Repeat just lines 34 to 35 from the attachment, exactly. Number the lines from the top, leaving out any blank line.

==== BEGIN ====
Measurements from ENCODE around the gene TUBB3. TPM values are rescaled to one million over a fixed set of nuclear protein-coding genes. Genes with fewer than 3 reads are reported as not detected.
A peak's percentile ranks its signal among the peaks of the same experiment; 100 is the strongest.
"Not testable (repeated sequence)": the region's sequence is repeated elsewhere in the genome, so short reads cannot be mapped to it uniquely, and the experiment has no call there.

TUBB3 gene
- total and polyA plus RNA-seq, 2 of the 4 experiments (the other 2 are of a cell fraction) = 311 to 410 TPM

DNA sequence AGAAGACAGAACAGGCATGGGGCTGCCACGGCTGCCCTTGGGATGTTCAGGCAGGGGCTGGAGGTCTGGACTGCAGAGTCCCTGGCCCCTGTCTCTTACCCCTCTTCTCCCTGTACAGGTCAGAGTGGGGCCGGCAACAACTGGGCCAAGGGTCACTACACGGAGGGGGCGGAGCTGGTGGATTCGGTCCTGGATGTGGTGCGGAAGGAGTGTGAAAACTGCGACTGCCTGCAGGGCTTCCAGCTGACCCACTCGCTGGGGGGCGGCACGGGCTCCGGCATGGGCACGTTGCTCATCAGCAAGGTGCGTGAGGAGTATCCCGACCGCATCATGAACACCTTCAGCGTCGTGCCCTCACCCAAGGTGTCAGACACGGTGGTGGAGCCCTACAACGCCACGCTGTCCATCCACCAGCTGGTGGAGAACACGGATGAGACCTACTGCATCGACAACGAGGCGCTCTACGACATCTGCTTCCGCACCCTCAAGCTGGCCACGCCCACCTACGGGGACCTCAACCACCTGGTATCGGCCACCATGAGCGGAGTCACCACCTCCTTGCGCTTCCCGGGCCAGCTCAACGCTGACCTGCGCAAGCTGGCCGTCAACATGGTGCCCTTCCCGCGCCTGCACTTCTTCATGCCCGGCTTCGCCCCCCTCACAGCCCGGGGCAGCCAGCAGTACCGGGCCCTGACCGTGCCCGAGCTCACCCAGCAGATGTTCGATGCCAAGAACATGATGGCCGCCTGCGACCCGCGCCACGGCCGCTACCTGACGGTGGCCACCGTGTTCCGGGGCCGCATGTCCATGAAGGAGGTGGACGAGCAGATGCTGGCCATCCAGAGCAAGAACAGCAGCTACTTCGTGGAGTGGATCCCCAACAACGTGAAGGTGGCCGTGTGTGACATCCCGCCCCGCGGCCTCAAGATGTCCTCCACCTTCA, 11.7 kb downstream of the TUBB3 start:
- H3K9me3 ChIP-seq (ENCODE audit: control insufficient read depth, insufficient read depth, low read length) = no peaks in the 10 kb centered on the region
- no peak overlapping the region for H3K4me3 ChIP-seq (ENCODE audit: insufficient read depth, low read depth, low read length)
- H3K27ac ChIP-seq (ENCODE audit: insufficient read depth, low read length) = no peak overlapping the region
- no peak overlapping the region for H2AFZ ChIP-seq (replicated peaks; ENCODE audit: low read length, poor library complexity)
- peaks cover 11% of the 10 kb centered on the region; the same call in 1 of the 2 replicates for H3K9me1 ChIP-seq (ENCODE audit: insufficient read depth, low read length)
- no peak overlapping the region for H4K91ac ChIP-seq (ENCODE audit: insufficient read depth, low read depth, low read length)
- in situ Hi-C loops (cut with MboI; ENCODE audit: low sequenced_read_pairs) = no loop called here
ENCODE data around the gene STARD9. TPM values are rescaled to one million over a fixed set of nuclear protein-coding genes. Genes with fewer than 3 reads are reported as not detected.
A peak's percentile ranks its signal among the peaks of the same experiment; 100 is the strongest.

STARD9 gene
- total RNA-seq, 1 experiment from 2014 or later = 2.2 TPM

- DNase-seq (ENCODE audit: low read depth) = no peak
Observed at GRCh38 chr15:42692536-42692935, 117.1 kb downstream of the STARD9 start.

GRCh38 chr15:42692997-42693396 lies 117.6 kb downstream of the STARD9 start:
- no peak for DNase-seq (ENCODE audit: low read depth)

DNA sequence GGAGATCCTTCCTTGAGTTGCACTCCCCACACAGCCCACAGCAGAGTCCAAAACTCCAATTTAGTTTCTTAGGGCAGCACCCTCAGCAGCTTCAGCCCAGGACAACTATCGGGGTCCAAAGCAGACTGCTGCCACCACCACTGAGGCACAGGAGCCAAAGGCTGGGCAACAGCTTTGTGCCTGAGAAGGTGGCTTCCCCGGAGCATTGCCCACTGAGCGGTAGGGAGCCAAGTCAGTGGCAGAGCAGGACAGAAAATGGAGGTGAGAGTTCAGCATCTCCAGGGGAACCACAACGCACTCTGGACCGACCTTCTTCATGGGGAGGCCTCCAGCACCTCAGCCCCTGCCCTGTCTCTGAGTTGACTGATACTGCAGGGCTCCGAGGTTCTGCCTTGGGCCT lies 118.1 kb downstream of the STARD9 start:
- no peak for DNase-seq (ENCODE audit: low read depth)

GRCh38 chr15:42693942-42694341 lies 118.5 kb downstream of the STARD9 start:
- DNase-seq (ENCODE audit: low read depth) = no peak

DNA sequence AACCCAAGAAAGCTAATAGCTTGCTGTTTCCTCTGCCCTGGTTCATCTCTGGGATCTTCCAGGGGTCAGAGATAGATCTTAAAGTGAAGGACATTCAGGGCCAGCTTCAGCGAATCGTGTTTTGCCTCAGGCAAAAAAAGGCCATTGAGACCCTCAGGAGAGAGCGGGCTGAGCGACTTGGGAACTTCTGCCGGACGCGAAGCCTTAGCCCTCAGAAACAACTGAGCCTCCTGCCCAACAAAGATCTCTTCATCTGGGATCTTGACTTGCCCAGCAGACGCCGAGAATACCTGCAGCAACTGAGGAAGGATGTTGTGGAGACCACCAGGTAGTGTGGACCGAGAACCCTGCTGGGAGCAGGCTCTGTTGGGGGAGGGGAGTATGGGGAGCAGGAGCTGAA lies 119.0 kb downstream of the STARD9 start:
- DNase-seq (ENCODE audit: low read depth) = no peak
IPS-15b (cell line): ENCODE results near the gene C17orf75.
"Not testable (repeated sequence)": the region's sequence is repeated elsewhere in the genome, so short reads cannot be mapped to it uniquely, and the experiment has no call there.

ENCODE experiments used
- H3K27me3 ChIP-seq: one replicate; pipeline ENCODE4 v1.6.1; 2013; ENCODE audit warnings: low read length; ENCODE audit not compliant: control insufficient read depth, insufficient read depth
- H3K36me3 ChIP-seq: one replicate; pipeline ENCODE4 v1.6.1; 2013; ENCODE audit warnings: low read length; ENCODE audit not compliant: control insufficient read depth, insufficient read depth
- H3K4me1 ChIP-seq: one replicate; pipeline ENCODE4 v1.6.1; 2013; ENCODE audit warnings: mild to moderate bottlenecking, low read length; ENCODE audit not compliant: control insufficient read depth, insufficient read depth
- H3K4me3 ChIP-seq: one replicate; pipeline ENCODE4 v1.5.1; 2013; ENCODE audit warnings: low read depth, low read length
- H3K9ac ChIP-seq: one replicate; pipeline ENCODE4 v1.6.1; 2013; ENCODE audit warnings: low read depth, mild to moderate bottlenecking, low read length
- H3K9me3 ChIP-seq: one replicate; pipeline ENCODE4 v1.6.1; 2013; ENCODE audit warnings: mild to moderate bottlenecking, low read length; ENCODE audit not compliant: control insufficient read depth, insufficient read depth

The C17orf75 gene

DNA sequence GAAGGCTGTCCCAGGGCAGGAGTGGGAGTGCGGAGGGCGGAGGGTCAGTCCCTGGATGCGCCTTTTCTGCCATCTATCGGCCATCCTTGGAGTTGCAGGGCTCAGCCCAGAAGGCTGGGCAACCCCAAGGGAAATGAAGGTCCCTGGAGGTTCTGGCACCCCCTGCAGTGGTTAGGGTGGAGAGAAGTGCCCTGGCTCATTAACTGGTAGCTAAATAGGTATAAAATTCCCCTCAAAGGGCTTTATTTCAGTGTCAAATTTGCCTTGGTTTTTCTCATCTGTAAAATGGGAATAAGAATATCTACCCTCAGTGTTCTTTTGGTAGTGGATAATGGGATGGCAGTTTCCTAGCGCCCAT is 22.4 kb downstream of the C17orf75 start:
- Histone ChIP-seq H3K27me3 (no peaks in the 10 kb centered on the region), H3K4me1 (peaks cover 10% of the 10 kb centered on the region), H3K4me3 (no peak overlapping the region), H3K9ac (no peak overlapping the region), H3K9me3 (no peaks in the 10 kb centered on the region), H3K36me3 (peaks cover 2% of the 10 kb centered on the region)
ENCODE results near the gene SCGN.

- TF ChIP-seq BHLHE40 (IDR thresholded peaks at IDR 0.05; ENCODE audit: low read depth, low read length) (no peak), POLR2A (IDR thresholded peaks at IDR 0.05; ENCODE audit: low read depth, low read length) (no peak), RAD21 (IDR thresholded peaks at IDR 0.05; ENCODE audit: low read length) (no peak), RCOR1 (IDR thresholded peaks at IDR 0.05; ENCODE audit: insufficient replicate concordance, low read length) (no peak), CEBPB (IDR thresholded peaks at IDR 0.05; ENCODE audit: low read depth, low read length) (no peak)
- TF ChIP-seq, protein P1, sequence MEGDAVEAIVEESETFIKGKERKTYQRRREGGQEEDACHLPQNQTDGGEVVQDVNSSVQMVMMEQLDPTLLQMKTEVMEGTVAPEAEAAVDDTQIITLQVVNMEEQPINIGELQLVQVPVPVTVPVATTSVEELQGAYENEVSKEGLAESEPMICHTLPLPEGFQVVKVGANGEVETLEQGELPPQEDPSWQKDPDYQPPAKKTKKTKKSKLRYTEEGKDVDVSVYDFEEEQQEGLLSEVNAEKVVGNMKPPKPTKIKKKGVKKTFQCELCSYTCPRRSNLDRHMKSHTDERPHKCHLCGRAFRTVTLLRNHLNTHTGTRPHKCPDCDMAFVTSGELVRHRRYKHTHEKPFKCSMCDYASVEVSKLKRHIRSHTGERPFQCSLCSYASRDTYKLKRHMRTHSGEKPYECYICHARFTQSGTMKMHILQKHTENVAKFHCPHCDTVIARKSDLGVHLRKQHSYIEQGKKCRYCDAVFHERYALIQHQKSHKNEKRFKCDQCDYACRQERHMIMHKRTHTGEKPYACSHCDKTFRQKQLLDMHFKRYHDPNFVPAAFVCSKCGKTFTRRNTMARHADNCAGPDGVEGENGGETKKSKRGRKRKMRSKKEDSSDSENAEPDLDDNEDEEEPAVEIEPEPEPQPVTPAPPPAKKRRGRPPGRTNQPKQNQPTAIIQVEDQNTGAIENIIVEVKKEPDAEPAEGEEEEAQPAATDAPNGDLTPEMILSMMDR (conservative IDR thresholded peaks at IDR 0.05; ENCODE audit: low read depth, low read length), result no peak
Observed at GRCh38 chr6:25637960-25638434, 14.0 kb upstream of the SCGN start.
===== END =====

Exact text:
- H3K4me3 ChIP-seq: one replicate; pipeline ENCODE4 v1.5.1; 2013; ENCODE audit warnings: low read depth, low read length
- H3K9ac ChIP-seq: one replicate; pipeline ENCODE4 v1.6.1; 2013; ENCODE audit warnings: low read depth, mild to moderate bottlenecking, low read length